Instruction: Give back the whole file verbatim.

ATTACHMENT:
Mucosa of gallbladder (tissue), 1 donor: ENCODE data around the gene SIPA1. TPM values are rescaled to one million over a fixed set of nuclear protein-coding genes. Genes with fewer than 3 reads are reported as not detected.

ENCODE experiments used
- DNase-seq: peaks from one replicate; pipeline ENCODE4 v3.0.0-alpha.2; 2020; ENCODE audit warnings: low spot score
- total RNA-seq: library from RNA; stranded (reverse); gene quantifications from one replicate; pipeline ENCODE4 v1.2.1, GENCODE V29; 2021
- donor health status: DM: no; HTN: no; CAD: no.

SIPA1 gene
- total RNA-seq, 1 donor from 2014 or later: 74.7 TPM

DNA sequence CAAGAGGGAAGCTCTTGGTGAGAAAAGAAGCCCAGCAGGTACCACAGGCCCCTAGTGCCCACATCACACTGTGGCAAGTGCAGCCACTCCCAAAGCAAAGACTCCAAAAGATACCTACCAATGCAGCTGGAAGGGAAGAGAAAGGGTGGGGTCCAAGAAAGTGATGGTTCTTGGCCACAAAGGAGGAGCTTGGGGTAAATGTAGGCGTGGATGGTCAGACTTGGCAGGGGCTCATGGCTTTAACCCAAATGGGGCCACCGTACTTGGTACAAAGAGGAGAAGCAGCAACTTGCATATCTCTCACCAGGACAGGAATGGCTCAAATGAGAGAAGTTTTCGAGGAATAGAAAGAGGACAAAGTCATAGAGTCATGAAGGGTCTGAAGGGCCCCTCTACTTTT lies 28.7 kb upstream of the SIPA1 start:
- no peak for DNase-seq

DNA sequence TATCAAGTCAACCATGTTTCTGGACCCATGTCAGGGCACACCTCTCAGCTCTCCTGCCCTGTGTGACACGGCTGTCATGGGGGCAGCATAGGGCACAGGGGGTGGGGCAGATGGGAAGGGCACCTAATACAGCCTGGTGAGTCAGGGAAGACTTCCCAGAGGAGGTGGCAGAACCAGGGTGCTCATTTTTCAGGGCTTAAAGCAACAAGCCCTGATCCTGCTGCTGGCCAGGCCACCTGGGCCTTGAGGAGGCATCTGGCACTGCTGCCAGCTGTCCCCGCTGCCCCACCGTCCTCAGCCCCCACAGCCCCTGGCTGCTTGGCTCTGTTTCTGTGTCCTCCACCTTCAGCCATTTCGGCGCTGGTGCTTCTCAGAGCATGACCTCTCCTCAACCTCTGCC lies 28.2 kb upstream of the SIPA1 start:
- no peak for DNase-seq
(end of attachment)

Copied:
Mucosa of gallbladder (tissue), 1 donor: ENCODE data around the gene SIPA1. TPM values are rescaled to one million over a fixed set of nuclear protein-coding genes. Genes with fewer than 3 reads are reported as not detected.

ENCODE experiments used
- DNase-seq: peaks from one replicate; pipeline ENCODE4 v3.0.0-alpha.2; 2020; ENCODE audit warnings: low spot score
- total RNA-seq: library from RNA; stranded (reverse); gene quantifications from one replicate; pipeline ENCODE4 v1.2.1, GENCODE V29; 2021
- donor health status: DM: no; HTN: no; CAD: no.

SIPA1 gene
- total RNA-seq, 1 donor from 2014 or later: 74.7 TPM

DNA sequence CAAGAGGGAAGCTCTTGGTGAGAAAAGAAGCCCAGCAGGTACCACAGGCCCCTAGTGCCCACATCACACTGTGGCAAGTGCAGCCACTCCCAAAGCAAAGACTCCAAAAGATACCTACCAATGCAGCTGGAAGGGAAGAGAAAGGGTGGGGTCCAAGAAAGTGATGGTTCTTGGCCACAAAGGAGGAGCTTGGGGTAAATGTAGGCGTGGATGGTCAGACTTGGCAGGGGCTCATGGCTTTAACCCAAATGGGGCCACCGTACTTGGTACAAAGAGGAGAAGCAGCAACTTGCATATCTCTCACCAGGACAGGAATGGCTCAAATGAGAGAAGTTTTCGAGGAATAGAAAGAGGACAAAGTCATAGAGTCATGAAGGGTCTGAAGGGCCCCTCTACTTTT lies 28.7 kb upstream of the SIPA1 start:
- no peak for DNase-seq

DNA sequence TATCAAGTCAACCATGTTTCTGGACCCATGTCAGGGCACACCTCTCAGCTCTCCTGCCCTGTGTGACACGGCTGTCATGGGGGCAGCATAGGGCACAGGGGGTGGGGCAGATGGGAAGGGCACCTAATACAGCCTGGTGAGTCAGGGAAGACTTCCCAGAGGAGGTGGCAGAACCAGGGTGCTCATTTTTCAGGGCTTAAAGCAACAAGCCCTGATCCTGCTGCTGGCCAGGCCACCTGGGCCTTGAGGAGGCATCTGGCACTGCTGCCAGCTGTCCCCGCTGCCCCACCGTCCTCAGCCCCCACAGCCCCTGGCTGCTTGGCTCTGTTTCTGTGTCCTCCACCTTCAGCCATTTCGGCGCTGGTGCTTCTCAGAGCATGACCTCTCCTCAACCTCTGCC lies 28.2 kb upstream of the SIPA1 start:
- no peak for DNase-seq